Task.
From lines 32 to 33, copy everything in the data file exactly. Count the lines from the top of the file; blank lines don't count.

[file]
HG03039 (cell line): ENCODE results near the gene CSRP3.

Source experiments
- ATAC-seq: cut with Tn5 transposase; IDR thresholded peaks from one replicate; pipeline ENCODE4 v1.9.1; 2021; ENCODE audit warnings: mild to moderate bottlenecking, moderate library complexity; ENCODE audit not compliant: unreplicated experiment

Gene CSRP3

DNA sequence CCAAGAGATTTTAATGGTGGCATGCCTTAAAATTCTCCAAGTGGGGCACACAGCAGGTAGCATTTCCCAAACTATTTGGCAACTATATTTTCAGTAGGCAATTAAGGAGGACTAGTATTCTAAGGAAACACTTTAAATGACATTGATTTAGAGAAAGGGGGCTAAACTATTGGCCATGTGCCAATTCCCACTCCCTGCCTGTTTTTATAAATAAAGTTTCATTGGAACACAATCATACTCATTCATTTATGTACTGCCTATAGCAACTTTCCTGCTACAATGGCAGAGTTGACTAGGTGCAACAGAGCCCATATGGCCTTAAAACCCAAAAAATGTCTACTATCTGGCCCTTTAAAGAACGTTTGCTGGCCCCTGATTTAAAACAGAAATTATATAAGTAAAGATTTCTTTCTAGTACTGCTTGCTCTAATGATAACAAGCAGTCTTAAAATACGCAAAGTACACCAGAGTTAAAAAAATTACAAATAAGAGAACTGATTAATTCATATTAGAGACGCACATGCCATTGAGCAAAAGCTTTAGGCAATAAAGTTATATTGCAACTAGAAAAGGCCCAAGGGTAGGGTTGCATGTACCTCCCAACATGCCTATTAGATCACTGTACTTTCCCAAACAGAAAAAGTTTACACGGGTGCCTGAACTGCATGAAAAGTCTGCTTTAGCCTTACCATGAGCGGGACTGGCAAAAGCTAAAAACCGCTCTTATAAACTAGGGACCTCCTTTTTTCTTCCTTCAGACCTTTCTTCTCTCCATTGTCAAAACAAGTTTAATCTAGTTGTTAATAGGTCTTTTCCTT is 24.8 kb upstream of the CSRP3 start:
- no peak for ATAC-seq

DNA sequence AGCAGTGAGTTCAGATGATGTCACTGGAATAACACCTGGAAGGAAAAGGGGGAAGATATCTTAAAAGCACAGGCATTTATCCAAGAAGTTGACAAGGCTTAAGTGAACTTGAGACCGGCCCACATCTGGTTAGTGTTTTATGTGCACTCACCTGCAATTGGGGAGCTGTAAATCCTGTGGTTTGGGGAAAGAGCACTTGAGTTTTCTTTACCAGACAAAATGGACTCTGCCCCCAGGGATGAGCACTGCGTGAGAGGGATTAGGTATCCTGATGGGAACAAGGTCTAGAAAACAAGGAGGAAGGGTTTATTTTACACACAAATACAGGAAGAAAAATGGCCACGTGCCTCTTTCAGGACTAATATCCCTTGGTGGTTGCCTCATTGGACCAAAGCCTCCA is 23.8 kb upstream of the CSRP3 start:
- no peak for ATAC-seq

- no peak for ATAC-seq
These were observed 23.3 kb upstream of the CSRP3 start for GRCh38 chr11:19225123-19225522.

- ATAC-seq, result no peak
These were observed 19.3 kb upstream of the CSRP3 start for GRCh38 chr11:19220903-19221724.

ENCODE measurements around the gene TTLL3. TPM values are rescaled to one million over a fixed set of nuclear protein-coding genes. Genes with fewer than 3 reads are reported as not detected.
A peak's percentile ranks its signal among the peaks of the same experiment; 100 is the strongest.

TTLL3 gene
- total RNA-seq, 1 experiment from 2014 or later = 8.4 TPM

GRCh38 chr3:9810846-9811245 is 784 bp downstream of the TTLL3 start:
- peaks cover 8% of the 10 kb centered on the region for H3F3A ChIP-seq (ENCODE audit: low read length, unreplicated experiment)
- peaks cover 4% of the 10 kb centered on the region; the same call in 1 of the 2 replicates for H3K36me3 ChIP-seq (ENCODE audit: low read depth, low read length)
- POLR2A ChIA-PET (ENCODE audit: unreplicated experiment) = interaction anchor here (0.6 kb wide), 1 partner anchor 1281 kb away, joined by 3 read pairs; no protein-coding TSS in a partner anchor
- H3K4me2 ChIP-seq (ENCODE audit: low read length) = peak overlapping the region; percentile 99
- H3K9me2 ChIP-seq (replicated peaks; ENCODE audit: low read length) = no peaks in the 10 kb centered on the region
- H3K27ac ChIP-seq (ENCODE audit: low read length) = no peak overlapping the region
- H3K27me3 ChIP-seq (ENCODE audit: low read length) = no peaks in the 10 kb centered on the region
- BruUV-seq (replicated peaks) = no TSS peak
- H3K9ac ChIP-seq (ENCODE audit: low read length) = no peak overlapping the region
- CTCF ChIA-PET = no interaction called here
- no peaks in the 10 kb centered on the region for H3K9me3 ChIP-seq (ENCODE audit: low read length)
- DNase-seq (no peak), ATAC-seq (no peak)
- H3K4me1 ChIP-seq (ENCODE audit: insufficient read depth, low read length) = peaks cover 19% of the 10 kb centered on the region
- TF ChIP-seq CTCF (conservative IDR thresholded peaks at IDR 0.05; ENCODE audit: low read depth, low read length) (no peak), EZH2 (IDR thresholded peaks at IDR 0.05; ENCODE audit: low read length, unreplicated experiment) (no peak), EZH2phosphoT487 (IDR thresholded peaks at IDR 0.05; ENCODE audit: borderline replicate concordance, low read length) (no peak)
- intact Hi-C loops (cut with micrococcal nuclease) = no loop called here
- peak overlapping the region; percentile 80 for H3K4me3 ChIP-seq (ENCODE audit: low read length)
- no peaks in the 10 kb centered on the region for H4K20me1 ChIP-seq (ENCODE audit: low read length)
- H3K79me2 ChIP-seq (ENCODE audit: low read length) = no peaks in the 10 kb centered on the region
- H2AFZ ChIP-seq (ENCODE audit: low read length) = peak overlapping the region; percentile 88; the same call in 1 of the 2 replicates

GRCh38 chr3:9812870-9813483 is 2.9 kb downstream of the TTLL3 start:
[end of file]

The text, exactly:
- intact Hi-C loops (cut with micrococcal nuclease) = no loop called here
- peak overlapping the region; percentile 80 for H3K4me3 ChIP-seq (ENCODE audit: low read length)